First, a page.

STATE OF THE STATE
Lingle asks $18 million for charter schools
Gov. Linda Lingle wants the state Legislature to approve $17.9 million in additional funding for the state's 27 charter schools and establish a separate charter school district so they can apply for even more federal money.
In her State of the State address, she also called on lawmakers to lift the current cap on new charter schools to allow the establishment of seven more schools with a focus on environmental education.
Advocates have long complained of inadequate funding for charter schools, which are more autonomous than regular public schools.
Lingle said the increased funding would help lift per-pupil charter school spending in line with funding at the state's 285 traditional schools.
"Charter schools are an important adjunct to the traditional DOE schools. This important option for parents, students and teachers has never received fair and equal funding, and we should change that this session," Lingle said yesterday.
Jim Shon, executive director of Hawaii's Charter School Administrative Office, said Lingle's proposal for a charter school district could help with landing federal grants. "But as for how much money is out there, and how competitive we'd be, that remains to be seen," he said.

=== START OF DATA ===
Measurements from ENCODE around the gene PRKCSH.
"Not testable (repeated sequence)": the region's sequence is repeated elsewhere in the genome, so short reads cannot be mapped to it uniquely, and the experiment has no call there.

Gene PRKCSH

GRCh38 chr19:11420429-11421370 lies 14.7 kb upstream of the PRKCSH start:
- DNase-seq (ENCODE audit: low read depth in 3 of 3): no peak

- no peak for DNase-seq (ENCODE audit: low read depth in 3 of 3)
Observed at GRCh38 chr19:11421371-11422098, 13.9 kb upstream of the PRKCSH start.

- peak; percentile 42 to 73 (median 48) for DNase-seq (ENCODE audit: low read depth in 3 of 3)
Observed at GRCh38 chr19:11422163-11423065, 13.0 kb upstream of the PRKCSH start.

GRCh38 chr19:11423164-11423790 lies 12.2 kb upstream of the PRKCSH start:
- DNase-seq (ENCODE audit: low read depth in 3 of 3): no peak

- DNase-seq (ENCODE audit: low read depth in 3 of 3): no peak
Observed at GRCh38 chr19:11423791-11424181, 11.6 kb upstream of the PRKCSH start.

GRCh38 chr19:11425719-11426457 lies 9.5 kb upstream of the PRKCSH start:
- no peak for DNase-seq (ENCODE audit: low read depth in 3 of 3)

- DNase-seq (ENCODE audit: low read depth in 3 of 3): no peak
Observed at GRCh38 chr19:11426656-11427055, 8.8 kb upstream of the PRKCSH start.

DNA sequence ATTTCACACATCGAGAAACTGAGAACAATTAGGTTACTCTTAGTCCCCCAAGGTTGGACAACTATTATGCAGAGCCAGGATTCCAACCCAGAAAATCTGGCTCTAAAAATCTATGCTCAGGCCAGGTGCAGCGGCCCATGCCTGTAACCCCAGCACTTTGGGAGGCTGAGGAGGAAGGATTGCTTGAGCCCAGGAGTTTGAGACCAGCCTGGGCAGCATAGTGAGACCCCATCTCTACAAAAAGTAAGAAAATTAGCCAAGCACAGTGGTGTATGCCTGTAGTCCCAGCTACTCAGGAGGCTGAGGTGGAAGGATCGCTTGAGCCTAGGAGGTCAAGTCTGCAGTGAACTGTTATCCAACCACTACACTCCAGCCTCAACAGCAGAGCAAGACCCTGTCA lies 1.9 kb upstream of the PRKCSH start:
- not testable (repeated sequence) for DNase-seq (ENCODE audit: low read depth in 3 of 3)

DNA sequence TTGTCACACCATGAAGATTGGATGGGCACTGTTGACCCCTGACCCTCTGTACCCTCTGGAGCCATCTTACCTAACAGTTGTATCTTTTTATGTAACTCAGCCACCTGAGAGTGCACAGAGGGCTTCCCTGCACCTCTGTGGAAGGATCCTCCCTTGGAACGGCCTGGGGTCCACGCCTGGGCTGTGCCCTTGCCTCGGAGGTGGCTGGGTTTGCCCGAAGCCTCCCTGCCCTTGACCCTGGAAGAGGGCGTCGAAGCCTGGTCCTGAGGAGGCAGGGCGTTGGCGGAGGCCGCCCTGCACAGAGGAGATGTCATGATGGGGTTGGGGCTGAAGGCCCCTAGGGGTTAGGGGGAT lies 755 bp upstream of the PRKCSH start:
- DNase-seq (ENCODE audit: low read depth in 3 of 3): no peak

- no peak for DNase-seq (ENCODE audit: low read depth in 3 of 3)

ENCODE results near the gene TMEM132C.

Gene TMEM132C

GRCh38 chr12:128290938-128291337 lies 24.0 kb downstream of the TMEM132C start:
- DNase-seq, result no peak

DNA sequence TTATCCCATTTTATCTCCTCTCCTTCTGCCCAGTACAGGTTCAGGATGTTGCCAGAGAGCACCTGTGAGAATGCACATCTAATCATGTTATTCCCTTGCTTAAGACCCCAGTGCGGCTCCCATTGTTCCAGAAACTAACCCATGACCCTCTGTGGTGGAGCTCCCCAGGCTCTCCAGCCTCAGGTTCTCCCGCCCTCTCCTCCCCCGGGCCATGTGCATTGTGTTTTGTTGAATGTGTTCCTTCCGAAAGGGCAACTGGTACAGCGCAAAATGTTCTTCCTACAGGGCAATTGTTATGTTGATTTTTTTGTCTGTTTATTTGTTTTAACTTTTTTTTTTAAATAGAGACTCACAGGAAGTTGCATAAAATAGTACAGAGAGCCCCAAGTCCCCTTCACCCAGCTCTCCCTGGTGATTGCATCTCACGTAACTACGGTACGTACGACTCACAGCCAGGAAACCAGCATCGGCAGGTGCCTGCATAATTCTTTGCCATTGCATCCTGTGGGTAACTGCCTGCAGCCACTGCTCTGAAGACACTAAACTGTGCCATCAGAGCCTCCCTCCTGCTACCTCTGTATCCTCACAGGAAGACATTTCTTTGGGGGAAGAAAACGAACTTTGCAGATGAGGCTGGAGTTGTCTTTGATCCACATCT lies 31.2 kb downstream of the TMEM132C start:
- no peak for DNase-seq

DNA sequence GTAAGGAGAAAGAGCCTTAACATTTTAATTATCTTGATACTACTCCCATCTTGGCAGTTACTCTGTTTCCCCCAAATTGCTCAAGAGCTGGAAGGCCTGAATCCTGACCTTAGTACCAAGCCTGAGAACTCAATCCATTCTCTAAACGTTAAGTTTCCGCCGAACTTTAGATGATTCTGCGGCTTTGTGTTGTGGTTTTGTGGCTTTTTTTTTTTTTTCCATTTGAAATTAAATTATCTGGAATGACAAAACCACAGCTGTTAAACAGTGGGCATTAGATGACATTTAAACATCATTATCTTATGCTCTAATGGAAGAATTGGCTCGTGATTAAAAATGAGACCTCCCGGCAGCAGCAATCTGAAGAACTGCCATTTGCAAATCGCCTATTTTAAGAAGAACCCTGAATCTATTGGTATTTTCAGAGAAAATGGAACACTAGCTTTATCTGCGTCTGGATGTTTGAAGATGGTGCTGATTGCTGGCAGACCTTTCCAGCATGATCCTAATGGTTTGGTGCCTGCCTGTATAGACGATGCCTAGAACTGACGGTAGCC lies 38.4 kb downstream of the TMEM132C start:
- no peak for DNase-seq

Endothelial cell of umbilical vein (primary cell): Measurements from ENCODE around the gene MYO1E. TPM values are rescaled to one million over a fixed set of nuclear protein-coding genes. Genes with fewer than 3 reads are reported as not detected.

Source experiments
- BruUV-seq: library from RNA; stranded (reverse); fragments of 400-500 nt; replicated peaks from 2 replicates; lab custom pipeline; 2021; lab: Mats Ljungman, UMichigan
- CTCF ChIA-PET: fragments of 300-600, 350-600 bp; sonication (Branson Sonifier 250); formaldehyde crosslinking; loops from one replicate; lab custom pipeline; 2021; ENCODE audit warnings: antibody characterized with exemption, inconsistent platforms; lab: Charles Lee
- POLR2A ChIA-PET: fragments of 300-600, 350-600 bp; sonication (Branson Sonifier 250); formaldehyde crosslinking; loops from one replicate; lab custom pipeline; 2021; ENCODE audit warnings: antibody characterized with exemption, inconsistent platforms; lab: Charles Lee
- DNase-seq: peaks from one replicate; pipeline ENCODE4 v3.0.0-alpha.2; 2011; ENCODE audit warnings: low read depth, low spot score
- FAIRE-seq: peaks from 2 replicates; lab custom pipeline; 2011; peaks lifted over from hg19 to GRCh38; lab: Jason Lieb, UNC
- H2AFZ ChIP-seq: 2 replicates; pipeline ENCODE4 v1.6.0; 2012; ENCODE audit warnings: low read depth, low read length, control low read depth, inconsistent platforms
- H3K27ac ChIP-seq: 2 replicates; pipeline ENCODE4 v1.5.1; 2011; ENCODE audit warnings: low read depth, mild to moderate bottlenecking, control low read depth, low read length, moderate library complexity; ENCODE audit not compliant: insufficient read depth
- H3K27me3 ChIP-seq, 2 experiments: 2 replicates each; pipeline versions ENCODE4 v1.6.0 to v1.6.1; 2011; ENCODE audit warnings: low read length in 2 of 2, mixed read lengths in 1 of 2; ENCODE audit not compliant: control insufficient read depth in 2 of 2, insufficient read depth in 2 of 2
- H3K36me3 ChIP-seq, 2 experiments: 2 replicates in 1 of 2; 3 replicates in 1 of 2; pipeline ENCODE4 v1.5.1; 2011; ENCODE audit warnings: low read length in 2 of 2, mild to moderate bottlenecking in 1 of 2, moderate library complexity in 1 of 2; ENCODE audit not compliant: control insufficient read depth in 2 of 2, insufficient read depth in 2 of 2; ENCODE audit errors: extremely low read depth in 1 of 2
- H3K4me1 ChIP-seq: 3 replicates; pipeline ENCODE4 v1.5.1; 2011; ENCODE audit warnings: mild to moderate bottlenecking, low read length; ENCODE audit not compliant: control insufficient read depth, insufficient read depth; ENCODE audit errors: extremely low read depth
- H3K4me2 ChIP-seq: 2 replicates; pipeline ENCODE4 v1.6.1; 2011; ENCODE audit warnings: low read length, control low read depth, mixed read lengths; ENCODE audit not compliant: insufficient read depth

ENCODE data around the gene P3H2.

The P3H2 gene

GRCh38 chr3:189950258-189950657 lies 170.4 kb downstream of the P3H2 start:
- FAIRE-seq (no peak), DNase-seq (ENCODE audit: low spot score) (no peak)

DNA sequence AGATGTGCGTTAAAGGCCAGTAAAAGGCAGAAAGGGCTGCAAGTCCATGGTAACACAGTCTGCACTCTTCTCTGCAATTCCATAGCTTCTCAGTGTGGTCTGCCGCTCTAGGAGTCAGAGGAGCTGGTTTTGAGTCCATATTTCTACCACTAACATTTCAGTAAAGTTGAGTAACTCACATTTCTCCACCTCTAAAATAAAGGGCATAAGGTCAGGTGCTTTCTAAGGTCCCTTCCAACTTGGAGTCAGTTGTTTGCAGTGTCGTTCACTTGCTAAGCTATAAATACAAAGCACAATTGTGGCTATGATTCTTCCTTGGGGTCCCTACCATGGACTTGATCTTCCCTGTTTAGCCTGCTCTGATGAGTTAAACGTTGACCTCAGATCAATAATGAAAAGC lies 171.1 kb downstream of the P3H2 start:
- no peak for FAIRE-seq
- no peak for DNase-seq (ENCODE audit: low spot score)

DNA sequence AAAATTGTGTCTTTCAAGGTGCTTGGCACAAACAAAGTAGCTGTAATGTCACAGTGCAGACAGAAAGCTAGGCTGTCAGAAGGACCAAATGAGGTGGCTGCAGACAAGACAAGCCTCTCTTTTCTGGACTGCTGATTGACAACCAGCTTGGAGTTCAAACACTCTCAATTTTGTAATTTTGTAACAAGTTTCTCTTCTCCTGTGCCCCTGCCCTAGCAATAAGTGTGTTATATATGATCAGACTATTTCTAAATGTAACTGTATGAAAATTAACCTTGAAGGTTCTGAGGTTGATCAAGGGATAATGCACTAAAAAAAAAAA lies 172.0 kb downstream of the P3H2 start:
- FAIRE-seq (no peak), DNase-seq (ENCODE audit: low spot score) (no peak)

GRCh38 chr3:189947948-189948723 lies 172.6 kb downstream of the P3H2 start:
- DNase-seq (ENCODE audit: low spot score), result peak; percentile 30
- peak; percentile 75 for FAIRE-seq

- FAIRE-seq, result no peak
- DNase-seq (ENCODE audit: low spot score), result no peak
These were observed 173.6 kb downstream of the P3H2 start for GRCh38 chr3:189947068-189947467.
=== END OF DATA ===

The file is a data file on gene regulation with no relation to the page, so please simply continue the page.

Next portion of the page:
Some of the $17.9 million proposed by Lingle could go toward helping the seven new environmentally focused schools get off the ground, she said. The schools would be sited on all the major islands, with two on the Big Island.
"It is increasingly important that future generations have an understanding of the (environmental) issues and the choices we will face in the years ahead," she said.
House Education Chairman Roy Takumi said he is open to lifting the cap on new charters but feels the state should focus first on addressing the management problems plaguing some existing charter schools.
He suggested instead identifying schools that might need to be closed, which would free room under the cap.
"These schools were meant to be experimental -- some have been successes, some have been failures," said Takumi (D, Pearl City-Pacific Palisades).
He also questioned whether the governor had something up her sleeve with the environmental schools idea.